Christine Shenouda Studies Impact of Gender Stereotype Threat on Girls' Performance and Interest in Math

Christine Shenouda, Psychology Department Teaching Assistant Professor

January 22, 2018

“I’m a girl, so I’m not very good at math.”

This gender stereotype is a common misconception that's pervasive in today's society. According to Christine Shenouda, in her Ph.D. dissertation entitled, Effects of Gender Stereotypes on Children’s Beliefs, Interests, and Performance in STEM Fields, this gender stereotype can have a devastating effect on girls when they’re reminded of it just before taking a math test. This is called gender stereotype threat. But while this stereotype—girls aren’t good at math—isn’t true, girls who have always done well in math—even those whose favorite subject is math—can still fall prey to its insidious influence.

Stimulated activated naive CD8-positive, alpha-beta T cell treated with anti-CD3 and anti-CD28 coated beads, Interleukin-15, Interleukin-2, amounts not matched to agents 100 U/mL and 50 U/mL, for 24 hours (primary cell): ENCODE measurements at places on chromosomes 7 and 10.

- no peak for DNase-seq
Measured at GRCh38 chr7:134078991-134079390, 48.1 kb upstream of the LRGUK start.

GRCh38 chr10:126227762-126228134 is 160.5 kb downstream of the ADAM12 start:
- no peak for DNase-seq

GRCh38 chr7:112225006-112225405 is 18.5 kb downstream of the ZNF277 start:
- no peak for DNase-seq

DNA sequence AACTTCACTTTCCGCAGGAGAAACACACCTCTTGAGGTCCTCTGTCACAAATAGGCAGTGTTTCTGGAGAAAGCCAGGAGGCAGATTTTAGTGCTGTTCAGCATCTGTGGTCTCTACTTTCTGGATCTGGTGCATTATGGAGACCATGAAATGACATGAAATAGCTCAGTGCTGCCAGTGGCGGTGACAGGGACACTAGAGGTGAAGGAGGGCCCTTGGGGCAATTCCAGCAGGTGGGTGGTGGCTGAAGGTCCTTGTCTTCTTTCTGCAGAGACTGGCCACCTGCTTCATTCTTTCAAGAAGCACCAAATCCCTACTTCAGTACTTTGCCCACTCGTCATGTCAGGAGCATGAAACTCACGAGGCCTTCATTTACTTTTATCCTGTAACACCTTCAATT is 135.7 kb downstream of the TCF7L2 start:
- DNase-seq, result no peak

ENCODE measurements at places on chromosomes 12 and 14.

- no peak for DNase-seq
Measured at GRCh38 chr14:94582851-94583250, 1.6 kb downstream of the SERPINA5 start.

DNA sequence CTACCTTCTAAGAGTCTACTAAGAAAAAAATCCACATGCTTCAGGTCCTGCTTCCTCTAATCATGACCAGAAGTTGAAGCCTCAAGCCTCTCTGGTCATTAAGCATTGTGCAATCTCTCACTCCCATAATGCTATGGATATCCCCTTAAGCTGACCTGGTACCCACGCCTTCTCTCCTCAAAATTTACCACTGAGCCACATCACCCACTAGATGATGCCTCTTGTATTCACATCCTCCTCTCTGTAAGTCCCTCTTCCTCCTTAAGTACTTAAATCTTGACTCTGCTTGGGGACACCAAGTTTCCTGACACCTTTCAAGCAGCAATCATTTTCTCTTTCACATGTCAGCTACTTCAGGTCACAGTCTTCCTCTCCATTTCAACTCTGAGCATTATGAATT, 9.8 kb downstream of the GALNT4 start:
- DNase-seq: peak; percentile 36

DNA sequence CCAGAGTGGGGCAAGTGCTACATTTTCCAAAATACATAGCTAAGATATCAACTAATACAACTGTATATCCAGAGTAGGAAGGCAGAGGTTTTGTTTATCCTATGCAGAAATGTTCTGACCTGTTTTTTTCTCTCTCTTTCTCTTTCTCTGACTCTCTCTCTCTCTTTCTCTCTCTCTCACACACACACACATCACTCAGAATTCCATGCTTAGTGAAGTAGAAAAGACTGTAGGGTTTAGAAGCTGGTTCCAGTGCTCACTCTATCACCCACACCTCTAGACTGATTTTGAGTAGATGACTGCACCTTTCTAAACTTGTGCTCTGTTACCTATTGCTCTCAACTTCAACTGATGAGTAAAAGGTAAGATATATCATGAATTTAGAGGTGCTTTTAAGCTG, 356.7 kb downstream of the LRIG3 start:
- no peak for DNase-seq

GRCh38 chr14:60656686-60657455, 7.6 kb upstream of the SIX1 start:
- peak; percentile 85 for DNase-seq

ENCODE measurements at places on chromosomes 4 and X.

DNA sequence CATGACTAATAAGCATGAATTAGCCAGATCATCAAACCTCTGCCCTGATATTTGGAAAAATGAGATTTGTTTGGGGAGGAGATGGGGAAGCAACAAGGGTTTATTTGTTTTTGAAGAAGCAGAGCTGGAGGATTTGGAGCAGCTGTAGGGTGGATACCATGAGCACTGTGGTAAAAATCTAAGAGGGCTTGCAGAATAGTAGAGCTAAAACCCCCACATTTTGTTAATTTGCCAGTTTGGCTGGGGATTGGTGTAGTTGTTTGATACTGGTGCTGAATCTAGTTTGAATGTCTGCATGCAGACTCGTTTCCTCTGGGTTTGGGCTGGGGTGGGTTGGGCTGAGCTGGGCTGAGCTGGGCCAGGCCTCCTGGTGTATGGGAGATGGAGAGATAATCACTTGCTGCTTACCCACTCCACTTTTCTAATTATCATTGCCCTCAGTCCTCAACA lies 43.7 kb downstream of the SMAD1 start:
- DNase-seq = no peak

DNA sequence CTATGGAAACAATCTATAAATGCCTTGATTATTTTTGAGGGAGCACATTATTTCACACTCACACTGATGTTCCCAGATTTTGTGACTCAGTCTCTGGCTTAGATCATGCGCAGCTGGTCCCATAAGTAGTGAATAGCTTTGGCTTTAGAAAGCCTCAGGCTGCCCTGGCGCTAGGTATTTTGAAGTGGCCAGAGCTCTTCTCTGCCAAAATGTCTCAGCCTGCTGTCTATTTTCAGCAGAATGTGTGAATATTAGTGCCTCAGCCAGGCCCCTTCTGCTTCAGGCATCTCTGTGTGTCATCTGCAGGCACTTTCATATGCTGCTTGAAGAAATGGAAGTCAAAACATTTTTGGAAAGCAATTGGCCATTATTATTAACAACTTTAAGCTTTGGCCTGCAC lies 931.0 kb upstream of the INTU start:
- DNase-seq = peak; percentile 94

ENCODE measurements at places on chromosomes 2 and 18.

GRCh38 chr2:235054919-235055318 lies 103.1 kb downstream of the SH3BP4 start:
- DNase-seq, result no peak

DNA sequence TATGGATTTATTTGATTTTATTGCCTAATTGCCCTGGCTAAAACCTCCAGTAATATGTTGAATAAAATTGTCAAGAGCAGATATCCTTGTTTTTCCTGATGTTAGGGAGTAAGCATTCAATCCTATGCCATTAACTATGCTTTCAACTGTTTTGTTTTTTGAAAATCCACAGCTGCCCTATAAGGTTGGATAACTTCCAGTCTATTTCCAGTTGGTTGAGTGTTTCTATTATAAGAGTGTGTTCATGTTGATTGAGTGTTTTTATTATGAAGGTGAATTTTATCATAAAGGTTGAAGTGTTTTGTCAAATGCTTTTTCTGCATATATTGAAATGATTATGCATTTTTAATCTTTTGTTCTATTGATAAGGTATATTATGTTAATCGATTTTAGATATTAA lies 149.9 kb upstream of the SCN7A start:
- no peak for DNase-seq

What are some common gender stereotypes? Shenouda says our society has lots. Girls wear makeup, paint their nails, and have long hair. Boys don’t. Boys like all sports; girls don’t. Girls play with dolls; boys don't. But one of the most sinister stereotypes out there is this: boys are good at math; girls aren’t. 

Surprisingly, research has shown that children begin inculcating gender sterotypes at an alarmingly early age. According to Shenouda, by one and a half to two years, “Certain behaviors are associated with men and women.” For instance, kids are surprised to see a man putting on makeup or doing stuff in the kitchen.

One of the first things Shenouda addressed in her research was this question: How do gender stereotypes affect children’s beliefs? “Do kids think that, if you are a man, you automatically know to do things and know not to do other things? Or if you’re a woman, same thing.”